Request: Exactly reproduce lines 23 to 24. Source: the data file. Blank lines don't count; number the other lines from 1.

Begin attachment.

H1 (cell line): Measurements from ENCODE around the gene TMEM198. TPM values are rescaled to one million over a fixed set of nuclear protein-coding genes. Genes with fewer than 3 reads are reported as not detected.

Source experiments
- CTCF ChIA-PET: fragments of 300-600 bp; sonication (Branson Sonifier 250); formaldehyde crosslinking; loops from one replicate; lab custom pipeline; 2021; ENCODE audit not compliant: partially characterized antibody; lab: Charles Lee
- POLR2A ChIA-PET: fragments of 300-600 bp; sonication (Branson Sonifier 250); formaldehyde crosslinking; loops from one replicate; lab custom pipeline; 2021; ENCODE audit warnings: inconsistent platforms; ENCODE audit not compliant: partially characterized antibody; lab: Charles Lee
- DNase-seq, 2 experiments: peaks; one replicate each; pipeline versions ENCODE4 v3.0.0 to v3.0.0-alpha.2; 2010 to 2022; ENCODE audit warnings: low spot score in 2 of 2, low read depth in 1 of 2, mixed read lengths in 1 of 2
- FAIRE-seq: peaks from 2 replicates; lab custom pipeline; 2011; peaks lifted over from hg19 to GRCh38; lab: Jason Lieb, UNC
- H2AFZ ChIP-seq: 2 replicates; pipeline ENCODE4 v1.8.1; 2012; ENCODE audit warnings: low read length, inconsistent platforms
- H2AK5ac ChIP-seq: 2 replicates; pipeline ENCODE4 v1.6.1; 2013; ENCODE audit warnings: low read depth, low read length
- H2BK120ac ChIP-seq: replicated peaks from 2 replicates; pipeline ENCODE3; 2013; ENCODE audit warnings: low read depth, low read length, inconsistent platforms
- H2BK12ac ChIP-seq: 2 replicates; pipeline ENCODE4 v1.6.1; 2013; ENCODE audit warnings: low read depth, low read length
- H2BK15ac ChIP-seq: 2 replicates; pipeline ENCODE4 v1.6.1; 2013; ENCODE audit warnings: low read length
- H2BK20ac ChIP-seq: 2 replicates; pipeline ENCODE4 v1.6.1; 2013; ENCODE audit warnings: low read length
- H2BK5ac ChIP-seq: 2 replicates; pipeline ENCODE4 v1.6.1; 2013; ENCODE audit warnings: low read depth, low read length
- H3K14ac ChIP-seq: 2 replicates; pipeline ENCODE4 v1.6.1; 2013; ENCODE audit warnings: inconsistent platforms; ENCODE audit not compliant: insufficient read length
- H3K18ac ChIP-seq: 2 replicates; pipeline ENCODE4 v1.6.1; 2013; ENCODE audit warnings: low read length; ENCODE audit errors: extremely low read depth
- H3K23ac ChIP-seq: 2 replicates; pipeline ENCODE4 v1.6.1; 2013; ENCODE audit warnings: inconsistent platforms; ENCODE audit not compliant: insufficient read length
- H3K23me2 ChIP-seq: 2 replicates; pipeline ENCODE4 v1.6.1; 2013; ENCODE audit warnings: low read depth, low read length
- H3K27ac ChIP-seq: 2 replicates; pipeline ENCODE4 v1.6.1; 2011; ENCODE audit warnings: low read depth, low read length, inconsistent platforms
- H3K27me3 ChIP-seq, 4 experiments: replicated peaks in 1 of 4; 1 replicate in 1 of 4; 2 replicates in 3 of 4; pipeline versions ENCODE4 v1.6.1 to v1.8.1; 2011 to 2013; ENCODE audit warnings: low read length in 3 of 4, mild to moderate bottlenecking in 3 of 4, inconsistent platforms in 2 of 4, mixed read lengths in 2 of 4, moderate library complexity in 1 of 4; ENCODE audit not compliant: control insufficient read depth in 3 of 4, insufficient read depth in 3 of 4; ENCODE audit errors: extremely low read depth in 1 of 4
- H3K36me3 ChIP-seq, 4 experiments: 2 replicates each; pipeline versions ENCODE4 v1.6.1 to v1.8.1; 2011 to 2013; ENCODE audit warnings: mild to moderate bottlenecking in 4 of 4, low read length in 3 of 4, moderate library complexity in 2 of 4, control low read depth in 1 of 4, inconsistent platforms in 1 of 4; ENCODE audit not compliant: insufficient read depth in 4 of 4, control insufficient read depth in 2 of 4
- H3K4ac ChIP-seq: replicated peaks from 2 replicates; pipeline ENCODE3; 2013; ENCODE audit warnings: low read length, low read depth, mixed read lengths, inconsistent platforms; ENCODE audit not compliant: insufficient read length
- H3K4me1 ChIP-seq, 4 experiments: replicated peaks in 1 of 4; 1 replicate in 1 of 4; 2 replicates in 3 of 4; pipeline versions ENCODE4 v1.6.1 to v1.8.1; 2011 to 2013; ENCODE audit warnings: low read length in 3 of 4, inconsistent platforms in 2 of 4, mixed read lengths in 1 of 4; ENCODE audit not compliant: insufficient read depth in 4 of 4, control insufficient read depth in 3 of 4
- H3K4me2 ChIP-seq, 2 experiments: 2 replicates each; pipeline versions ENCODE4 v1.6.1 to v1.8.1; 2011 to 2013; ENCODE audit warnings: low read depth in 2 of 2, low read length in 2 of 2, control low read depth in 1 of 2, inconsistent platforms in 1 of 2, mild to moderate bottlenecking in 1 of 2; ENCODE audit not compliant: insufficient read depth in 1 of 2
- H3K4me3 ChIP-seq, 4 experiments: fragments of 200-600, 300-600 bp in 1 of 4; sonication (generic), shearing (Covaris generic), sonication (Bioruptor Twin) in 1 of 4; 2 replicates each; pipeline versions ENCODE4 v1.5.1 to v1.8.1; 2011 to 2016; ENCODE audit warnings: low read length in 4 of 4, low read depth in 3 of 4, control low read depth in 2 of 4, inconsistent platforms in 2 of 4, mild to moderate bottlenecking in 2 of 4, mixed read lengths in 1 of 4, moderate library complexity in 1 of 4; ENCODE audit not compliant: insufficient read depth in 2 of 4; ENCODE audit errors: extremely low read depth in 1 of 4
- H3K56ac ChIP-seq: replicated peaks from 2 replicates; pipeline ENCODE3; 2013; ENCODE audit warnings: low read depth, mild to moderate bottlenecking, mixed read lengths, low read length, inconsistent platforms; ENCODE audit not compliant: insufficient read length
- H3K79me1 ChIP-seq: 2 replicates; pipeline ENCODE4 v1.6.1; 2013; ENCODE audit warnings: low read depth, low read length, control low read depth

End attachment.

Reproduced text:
- H3K4me2 ChIP-seq, 2 experiments: 2 replicates each; pipeline versions ENCODE4 v1.6.1 to v1.8.1; 2011 to 2013; ENCODE audit warnings: low read depth in 2 of 2, low read length in 2 of 2, control low read depth in 1 of 2, inconsistent platforms in 1 of 2, mild to moderate bottlenecking in 1 of 2; ENCODE audit not compliant: insufficient read depth in 1 of 2
- H3K4me3 ChIP-seq, 4 experiments: fragments of 200-600, 300-600 bp in 1 of 4; sonication (generic), shearing (Covaris generic), sonication (Bioruptor Twin) in 1 of 4; 2 replicates each; pipeline versions ENCODE4 v1.5.1 to v1.8.1; 2011 to 2016; ENCODE audit warnings: low read length in 4 of 4, low read depth in 3 of 4, control low read depth in 2 of 4, inconsistent platforms in 2 of 4, mild to moderate bottlenecking in 2 of 4, mixed read lengths in 1 of 4, moderate library complexity in 1 of 4; ENCODE audit not compliant: insufficient read depth in 2 of 4; ENCODE audit errors: extremely low read depth in 1 of 4